Mystery surrounds lion hunting permits the Arusha-based Marera Safaris Lodge and Tours (T) Ltd allegedly used last year in Iringa District's Idodi and Pawaga Wildlife Management Area (WMA), which is managed by a body known as Mbomipa.
Mbomipa is an association formed by 21 villages bordering the Ruaha National Park and is aimed at involving community members in efforts to conserve fauna and flora in the surrounding areas.
The main objective is to benefit from the efforts through the sustainable sale of locally available wild animals for trophies and game meat and the promotion of tourism.
Marera Safaris Tours is alleged to have overshot its animal quota allocation during last July-December's hunting season by harvesting four lions instead of two and 12 zebras instead of eight, contrary to the contract it entered on July 30, 2007 with Mbomipa.
However, Marera Safaris and wildlife management department officials contacted for comment in Arusha dismissed the allegations as baseless and malicious.
The complexity of the matter lies in conflicting reports on the issue as given by wildlife officials in Arusha Region, where Marera Safaris obtained the permit, and Iringa District - where the hunting of the animals is said to have taken place.
Documents in Iringa show that the four lions were harvested in Mbomipa's WMA in Iringa District, while those in Arusha show that Marera Safaris harvested only two lions in the area as per its quota allocation.
According to the latter documents, the other two lions were in the Chaya open area in Tabora Region.
Official correspondence from Iringa District game officer Eniyoye John to the director of wildlife in the Natural Resources and Tourism ministry and minutes on various meetings held by Mbomipa members and trustees show that Marera Safaris used permit number 19327 to hunt a lion at Mdekwa in Iringa District.
It further shows that permit number 17697 was used to hunt one lion at Kibaoni Lunda South, permit number 17437 to hunt another lion at Kibaoni Lunda South, and permit number 19066 to hunt yet another lion at Igawa Lunda South, all in the same district.
Other correspondence on the saga, PST can authoritatively report, are a May 17, 2008 letter on the assessment of decisions by the Mbomipa board of trustees on hunting activities in the block. It is signed by the association's chairman, Leonard Chengula, and secretary J. G. Kisanyage.
There is also a May 21, 2008 letter with reference number G.10/IR/89/120 signed by J. A. Hante on behalf of the Iringa District Executive Officer and addressed to the Wildlife Department director. Both letters point an accusing finger at Marera Safaris.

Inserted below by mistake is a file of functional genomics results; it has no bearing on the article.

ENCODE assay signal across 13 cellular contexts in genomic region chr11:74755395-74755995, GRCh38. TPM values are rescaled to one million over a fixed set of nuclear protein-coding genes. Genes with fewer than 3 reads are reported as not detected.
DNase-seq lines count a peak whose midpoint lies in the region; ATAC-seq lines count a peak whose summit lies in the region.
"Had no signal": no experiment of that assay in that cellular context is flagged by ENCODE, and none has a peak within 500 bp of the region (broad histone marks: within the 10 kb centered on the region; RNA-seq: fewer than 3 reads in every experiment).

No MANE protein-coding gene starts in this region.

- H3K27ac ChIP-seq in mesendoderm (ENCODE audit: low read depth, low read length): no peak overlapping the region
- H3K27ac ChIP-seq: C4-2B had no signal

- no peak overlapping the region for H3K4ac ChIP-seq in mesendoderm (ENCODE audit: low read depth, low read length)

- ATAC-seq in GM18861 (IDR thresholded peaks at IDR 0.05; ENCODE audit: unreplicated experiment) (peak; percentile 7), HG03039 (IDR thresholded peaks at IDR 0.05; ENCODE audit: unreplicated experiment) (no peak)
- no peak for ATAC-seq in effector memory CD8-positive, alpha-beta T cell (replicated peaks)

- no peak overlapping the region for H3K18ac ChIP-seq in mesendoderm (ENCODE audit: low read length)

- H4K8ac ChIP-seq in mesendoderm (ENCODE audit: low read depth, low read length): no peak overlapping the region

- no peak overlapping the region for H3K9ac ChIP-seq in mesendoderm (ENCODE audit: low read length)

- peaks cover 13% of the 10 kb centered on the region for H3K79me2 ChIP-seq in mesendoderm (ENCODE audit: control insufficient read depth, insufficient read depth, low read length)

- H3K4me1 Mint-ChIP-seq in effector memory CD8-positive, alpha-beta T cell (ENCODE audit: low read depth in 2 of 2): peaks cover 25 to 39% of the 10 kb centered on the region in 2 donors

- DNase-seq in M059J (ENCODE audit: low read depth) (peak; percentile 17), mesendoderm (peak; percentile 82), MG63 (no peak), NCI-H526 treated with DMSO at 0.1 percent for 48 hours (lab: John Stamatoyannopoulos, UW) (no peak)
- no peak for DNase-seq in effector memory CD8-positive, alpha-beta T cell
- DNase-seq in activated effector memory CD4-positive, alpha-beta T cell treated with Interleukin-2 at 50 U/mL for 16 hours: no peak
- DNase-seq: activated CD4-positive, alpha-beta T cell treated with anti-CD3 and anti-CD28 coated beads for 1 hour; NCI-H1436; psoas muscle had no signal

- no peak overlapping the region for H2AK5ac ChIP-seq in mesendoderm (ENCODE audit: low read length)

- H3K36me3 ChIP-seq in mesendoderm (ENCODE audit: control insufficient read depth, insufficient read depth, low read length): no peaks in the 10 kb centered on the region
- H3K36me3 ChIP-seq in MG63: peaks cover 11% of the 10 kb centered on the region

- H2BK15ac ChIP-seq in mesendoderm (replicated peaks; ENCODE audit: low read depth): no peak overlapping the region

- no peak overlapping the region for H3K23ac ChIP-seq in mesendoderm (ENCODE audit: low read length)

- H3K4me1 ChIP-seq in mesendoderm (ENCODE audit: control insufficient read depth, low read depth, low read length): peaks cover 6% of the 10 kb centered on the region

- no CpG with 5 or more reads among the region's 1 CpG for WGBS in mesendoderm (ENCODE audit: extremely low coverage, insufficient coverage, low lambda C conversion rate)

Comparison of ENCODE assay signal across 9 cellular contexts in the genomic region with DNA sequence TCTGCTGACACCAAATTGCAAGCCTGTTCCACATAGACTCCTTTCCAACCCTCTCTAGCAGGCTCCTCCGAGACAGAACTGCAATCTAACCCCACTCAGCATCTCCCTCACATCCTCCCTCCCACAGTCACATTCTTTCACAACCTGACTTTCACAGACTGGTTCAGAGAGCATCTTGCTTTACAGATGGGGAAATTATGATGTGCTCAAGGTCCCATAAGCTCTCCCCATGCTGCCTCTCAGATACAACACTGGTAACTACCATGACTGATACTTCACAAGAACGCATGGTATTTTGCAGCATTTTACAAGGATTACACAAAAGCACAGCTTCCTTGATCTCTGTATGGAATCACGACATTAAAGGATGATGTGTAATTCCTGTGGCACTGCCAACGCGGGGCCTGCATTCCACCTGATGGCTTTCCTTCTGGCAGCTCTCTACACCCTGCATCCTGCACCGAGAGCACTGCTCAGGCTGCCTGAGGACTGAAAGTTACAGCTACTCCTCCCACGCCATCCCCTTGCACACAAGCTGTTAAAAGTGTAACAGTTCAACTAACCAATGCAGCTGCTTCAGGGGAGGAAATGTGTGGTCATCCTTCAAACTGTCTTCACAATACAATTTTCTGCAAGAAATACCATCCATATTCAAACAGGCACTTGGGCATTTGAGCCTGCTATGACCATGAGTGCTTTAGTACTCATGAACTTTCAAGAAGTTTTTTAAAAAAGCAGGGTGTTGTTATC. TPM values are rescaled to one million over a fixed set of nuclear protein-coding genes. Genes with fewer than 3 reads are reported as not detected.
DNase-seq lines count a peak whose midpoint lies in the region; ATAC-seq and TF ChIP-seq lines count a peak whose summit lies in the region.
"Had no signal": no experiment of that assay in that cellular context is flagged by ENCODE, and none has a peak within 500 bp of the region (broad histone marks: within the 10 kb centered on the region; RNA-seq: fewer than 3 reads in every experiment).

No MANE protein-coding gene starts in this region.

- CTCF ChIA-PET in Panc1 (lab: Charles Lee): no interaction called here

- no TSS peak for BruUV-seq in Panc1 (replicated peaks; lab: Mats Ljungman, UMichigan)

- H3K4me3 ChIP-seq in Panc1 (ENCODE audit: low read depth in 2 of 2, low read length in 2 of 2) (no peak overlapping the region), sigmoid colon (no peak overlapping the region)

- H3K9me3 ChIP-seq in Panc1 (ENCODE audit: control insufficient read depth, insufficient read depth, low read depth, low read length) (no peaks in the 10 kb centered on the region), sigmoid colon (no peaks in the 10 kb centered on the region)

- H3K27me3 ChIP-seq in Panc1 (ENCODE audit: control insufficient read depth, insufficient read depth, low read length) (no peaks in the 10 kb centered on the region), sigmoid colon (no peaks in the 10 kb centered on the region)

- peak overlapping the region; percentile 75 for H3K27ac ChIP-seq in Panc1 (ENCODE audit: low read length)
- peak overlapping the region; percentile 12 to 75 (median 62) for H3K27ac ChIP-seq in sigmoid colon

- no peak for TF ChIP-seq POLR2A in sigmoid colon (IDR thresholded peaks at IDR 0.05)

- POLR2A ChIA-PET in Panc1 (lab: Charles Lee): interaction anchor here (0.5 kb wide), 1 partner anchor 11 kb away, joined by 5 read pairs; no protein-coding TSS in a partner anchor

Sources say the company contravened the terms of contract between it and Mbomipa and violated the laws governing wildlife conservation by overcropping lions and zebras.
The contract states that investors were bound to adhere to their responsibility and duty of conserving natural resources as stipulated in Government Notice No. 284 and the 1974 Wildlife Conservation Act.
Marera Safaris is also alleged to have used professional hunters operating without licences contrary to the law on wildlife conservation and tourist hunting regulations.
The law directs tourist hunters to conduct their activities only within stipulated blocks while accompanied by a duly licensed professional hunter Contacted for comment, an assistant director in the Wildlife Department who gave her name as Miriam Zacharia advised PST to seek elaboration from Frank Mremi.
She said the latter was an official with the Arusha wildlife department office.
Zacharia said it was Mremi who had been handling the issue because the permits were issued in Arusha.
ut Mremi instead directed PST to one Silvanus Okudo of the Wildlife Department head office in Dar es Salaam.
"I have submitted a report on the whole matter to the head office. Please, contact Silvanus Okudo and you will get everything you want," said Mremi.
Okudo would not be drawn into remarking on the issue, saying he was not the ministry's spokesperson.
He said the ministry's permanent secretary or information officer would be in a better position to give the information sought.
Reached for comment last week, Marera Safaris' managing director Hilary Daffi said all allegations against his company were without foundation and emanated from "envious people wanting to take our hunting block from us".
The company's lawyer, Median Mwale, said his client had not breached any contract and law. In a signed June 4, 2008 letter to Mbomipa chairman Chengula and board of trustees secretary Faraj M. Abri, he too categorically dismissed the allegations by saying that those behind the matter were driven by ill motives.